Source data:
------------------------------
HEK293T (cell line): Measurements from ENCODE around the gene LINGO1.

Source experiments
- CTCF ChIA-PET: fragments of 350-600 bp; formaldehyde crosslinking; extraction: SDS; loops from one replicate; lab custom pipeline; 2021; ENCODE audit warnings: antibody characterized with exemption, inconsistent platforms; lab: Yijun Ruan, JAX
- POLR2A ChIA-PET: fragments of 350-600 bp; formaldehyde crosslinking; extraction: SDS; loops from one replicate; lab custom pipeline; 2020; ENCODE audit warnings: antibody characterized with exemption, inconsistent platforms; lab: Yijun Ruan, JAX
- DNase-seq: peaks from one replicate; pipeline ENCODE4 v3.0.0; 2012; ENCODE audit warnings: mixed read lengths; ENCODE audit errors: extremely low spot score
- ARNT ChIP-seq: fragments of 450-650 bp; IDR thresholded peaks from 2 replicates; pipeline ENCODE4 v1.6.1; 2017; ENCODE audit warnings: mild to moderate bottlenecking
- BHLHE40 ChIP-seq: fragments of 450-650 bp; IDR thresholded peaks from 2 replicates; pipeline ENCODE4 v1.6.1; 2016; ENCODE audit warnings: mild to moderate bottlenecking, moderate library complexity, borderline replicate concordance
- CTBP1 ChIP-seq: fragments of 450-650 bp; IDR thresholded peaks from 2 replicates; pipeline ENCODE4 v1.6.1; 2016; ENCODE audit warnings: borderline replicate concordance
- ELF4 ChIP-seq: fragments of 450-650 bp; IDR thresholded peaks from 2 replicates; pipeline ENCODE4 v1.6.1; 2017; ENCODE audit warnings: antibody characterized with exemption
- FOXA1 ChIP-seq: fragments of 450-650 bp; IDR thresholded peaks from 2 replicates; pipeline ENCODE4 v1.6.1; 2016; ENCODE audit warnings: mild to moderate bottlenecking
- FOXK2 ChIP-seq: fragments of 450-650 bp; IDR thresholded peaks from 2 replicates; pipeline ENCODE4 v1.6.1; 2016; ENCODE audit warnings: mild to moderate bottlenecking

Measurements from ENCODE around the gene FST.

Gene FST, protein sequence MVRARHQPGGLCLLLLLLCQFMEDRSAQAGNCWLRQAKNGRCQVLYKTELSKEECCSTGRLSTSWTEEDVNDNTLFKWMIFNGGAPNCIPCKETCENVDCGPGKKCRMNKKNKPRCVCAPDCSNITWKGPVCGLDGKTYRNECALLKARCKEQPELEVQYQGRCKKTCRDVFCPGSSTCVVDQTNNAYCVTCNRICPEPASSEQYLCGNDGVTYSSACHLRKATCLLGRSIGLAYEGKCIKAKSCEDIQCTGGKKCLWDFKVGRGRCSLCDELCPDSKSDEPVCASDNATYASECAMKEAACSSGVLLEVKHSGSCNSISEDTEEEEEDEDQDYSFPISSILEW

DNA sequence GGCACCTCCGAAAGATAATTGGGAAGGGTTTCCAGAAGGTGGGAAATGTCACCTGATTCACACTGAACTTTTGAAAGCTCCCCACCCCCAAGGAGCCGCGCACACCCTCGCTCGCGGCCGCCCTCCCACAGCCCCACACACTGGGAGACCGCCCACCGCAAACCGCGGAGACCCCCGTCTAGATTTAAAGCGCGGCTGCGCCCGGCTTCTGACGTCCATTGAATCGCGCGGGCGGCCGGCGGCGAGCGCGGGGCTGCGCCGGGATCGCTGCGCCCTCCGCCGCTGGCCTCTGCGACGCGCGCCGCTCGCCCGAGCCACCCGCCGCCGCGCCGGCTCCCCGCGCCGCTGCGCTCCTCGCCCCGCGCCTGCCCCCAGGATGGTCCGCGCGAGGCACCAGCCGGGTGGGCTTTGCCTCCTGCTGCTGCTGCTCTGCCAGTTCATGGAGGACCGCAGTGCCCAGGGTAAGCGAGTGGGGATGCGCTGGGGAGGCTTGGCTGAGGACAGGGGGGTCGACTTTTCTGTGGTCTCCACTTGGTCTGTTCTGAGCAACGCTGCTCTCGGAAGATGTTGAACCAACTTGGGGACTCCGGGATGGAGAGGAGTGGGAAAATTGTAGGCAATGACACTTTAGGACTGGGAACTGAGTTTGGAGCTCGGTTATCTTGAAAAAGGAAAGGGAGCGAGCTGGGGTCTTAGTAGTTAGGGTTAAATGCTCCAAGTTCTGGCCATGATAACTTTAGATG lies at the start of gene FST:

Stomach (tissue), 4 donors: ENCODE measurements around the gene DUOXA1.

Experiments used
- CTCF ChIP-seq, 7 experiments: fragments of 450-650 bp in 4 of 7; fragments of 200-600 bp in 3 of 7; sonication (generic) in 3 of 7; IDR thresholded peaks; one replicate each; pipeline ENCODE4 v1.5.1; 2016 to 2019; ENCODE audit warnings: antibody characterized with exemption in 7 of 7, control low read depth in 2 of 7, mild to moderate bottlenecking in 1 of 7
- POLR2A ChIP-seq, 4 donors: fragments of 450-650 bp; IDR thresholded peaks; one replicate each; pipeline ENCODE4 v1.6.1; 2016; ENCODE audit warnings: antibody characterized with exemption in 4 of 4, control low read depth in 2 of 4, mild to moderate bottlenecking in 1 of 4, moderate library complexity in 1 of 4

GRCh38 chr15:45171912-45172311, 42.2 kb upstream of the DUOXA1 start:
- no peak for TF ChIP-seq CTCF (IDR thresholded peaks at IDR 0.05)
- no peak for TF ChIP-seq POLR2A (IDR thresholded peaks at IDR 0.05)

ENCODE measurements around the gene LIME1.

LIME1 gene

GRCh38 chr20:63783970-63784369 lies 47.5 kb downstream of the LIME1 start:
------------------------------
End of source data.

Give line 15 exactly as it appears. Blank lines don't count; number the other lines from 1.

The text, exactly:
Stomach (tissue), 4 donors: ENCODE measurements around the gene DUOXA1.